Tuesday, October 19

An Open Letter to Executive Leadership at Equitas Health from the Queer Partnership for Black Liberation

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(Editor’s note: Equitas Health is an advertiser on the website of The Buckeye Flame. Go here for the evolving timeline of statements and demands with regards to the Columbus Dispatch piece “Former employees say they witnessed a culture of discrimination at Equitas Health,” written by Erica Thompson and published on October 5th.  )

The Queer Partnership for Black Liberation (QBPL) is writing to you in solidarity with Black folx, Indigenous folx and People of Color (BIPOC) who are previous and current employees in your organization. The article in The Columbus Dispatch on Tuesday, October 5th was merely a small summary of the experiences of BIPOC individuals in your organization. Unfortunately, this conversation is not new to Equitas on several levels.  We know that the organization has pursued anti-racist and anti-oppressive efforts recently, especially since the racial and social justice uprisings across the country in the summer of 2020.  We are here to discuss the ways many of these actions have been experienced as performative at best, and what it would actually look like to address the historical and current pervasive ideology of White Supremacy within Equitas Health.. 

As we (LGBTQ+ community) come to awareness; all organizations, non-profit to for profit, have been socialized into White Supremacy.  It is the premise of our founding principles in America. Race is the prism through which all other differences are cast. Often in spaces, even with other marginalized communities, race does not stay front and center. It is often quickly dismissed for other topics of diversity dimensions, as we are seeing here with Equitas.

This article highlighted two separate realities that we want to be clear on naming:

  1. Racism is present in individual and collective experiences for BIPOC employees as outlined in the article and across the organization in summary through experiences such as: microaggressions, othering, ceilings when it comes to advancement opportunities for BIPOC employees, avoidance by White staff members to engage in race conversations, retaliation against employees who spoke up, disrespect, degradation, dehumanizing, dismissal, discrediting, and even demonizing of BIPOC employees and silencing of White Allies who brought this up.  
  2. Anti-Blackness is extremely prevalent in this space.  Anti-Blackness is a global concept that denotes Blackness and the darkness of your skin with your level of value and worth.  Jennifer Eberhardt’s Biased takes us through studies on this globally.  How this shows up in America is much deeper than internationally due to the long-standing history of slavery and the evolution of Jim Crow Laws into systemic racism.  Even new Americans (from Africa even) come into America and make sure that they do not act like or become identified as Black. America treats Black folks as if this is the worst thing you could be in terms of race.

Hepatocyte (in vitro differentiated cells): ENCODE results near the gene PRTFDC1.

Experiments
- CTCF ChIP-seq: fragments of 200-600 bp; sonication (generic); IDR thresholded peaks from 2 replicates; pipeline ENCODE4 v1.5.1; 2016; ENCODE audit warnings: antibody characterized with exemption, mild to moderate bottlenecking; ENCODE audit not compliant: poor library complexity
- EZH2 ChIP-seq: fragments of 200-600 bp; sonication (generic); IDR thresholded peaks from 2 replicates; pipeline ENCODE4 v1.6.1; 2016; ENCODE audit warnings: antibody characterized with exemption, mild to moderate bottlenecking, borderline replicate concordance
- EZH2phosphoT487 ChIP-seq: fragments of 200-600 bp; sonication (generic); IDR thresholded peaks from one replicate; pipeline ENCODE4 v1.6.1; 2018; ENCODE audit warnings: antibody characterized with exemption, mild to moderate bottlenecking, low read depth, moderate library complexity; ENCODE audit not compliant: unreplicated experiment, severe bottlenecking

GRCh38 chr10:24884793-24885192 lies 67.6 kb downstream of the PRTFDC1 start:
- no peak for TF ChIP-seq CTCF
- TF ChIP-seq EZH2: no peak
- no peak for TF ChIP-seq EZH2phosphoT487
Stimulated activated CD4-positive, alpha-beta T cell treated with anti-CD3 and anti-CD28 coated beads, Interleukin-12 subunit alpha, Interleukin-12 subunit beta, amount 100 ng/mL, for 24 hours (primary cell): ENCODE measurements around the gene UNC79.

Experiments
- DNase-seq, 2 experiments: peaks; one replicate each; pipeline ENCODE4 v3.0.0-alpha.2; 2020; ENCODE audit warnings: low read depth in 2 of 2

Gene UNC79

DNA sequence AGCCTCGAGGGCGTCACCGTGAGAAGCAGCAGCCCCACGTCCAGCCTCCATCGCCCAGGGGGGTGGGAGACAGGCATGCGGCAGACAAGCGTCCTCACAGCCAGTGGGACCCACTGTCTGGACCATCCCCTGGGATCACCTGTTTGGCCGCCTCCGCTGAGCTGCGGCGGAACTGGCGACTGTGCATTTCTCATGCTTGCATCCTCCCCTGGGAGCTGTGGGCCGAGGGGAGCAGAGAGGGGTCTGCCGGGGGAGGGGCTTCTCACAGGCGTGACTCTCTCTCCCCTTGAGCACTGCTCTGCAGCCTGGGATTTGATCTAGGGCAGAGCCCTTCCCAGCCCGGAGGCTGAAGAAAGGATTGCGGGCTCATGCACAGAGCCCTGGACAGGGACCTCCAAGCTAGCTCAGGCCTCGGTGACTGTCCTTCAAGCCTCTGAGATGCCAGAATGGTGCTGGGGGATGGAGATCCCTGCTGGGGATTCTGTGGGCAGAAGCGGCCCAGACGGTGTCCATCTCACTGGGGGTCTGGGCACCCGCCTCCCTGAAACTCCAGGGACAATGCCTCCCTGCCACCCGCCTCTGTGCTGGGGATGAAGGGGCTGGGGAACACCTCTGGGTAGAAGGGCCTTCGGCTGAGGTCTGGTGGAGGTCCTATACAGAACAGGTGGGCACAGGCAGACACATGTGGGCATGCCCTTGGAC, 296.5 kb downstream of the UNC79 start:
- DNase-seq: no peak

Both deep seated racism and anti-Blackness are at work at Equitas, in Columbus organizations, and nationally.  

In these cases, we are often asked, ‘so what do you want us to do?’.  Although we will give clear next steps, we want to make sure that you hear this: Your former and current BIPOC employees have told you exactly what they would need to feel affirmed, included, and to experience belonging.  We are not giving new instructions to your Executive Leadership team. It will be your choice at this moment in time if you actually proceed with the deep individual and collective work that is required to continue to unpack and unlearn how White Supremacy is socialized into us from birth and lives in all of us. Below are recommendations, inclusive of demands established by current and former employees, to begin the work towards restoration and transformation at Equitas:

  1. Public acknowledgement and apology to former and current BIPOC staff. Be specific in your apology naming things that have occurred (microaggressions, racist and anti-Black situations, othering, disrespect, degradation, dehumanizing, ceilings in management, etc.).  
  2. Acknowledge that you have work to do and express your commitment to being anti-racist and pro-Black.  Make this acknowledgement and apology and have individuals at the C-Suite level sign on as they commit and agree.  *If this step is not taken and taken seriously, please do not attempt any other steps expecting BIPOC buy-in.  Without this step first and foremost, the other steps on their own are as performative as the previous work done in the organization around anti-racism and anti-oppressive spaces.*